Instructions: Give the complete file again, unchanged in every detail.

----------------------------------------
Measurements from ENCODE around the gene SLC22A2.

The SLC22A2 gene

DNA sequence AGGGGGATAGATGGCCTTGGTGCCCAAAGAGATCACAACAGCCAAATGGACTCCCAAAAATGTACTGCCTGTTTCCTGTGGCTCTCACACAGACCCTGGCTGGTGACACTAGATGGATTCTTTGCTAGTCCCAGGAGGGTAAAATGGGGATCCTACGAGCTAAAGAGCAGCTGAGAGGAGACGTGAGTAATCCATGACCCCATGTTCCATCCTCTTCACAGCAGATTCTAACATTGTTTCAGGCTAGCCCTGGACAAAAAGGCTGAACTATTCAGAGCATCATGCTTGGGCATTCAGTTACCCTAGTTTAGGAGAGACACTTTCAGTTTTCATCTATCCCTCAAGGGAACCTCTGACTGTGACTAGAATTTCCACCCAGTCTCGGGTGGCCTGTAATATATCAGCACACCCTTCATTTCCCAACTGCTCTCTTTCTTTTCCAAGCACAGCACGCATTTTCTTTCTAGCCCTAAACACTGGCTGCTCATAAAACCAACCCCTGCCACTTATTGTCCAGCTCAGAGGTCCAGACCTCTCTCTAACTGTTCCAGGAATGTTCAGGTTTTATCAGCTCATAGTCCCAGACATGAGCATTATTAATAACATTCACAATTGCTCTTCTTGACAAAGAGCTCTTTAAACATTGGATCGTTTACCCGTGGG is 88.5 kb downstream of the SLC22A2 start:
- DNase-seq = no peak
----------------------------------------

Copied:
Measurements from ENCODE around the gene SLC22A2.

The SLC22A2 gene

DNA sequence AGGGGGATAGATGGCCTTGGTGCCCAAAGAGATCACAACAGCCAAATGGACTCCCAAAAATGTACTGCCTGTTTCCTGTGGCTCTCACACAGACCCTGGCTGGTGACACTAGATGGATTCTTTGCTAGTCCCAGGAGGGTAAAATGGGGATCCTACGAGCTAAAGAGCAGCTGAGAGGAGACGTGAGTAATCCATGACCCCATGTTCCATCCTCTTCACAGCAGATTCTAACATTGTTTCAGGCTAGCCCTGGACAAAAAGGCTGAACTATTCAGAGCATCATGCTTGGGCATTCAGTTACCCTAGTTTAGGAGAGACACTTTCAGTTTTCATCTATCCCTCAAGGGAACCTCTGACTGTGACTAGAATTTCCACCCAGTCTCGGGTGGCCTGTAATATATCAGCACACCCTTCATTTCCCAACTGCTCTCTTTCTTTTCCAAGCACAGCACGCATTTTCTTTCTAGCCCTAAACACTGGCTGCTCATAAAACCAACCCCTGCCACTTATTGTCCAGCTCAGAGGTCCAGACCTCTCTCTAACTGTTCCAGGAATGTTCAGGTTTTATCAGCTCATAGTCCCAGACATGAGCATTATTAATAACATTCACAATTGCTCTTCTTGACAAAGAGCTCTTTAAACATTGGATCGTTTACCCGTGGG is 88.5 kb downstream of the SLC22A2 start:
- DNase-seq = no peak